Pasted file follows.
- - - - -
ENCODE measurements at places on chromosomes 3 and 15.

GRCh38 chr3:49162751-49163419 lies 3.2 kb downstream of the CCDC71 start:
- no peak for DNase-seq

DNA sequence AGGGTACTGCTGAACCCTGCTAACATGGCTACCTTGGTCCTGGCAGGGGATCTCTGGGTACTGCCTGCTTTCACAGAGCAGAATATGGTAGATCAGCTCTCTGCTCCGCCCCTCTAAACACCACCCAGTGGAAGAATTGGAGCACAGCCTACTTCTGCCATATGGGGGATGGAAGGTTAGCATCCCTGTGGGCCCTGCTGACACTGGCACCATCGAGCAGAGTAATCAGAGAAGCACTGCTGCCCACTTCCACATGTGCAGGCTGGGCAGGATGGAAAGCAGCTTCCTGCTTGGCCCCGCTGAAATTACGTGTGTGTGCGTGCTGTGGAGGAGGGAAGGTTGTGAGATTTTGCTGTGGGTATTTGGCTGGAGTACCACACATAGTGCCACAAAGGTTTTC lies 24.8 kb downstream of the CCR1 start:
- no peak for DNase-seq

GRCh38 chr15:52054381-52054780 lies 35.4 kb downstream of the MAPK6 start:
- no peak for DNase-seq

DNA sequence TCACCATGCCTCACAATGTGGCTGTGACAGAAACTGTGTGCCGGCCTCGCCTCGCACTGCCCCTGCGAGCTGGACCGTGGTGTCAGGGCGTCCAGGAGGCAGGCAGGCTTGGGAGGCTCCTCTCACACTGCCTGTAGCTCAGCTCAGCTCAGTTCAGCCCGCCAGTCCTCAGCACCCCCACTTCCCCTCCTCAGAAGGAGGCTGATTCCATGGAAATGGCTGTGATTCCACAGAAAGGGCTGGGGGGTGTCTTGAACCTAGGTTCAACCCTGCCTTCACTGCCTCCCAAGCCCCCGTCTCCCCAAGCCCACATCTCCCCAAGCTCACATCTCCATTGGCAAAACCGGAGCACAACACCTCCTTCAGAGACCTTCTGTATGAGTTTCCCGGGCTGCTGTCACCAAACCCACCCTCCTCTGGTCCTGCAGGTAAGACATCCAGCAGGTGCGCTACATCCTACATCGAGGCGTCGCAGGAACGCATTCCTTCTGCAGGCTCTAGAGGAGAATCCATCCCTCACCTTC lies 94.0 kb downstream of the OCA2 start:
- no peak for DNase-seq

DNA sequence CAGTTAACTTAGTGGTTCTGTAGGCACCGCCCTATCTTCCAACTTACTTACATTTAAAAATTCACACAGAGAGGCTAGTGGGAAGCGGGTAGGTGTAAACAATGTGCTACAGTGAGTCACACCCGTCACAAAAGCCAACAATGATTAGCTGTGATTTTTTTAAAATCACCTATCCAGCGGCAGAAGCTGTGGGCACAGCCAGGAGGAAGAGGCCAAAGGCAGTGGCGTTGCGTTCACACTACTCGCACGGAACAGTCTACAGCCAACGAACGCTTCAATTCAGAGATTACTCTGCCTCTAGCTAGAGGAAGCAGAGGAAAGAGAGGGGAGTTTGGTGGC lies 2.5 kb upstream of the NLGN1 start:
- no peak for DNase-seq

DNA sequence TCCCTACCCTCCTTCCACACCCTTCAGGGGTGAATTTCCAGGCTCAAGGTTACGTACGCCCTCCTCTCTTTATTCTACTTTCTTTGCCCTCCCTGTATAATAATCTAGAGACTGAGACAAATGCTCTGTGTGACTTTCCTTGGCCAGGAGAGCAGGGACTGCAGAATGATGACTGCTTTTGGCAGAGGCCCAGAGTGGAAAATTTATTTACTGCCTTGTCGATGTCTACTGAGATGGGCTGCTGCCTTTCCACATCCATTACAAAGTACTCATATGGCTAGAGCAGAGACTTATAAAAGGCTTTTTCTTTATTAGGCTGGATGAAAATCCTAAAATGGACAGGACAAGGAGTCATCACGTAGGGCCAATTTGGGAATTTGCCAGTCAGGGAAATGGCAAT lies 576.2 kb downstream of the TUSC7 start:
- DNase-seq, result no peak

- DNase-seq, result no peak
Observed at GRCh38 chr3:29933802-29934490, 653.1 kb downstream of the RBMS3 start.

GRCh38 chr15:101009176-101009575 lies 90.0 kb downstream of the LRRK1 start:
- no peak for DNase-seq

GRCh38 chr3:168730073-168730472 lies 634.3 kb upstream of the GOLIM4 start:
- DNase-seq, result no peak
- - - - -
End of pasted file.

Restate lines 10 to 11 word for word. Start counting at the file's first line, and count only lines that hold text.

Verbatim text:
DNA sequence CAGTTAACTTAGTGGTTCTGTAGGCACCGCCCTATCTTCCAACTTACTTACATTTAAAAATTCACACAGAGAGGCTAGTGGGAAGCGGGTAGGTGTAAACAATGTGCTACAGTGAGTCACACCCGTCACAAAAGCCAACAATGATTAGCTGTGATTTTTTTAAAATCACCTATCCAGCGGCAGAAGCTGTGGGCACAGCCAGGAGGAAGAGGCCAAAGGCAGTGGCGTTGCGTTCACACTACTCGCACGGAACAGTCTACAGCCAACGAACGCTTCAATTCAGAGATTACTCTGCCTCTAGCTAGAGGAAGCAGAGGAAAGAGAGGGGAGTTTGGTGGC lies 2.5 kb upstream of the NLGN1 start:
- no peak for DNase-seq